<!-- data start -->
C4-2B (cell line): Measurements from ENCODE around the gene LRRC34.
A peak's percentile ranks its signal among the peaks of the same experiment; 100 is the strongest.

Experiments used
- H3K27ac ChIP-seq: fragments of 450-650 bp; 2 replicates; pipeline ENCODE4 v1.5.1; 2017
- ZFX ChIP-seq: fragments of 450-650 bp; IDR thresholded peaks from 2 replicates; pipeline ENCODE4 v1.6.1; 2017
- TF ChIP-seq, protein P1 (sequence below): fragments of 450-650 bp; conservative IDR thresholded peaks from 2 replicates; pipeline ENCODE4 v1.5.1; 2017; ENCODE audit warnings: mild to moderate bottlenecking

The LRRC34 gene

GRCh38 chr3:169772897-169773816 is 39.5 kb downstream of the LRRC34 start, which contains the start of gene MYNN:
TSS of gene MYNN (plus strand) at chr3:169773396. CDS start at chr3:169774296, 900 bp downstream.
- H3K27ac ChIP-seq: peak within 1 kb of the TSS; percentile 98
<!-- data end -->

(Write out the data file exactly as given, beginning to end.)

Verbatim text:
C4-2B (cell line): Measurements from ENCODE around the gene LRRC34.
A peak's percentile ranks its signal among the peaks of the same experiment; 100 is the strongest.

Experiments used
- H3K27ac ChIP-seq: fragments of 450-650 bp; 2 replicates; pipeline ENCODE4 v1.5.1; 2017
- ZFX ChIP-seq: fragments of 450-650 bp; IDR thresholded peaks from 2 replicates; pipeline ENCODE4 v1.6.1; 2017
- TF ChIP-seq, protein P1 (sequence below): fragments of 450-650 bp; conservative IDR thresholded peaks from 2 replicates; pipeline ENCODE4 v1.5.1; 2017; ENCODE audit warnings: mild to moderate bottlenecking

The LRRC34 gene

GRCh38 chr3:169772897-169773816 is 39.5 kb downstream of the LRRC34 start, which contains the start of gene MYNN:
TSS of gene MYNN (plus strand) at chr3:169773396. CDS start at chr3:169774296, 900 bp downstream.
- H3K27ac ChIP-seq: peak within 1 kb of the TSS; percentile 98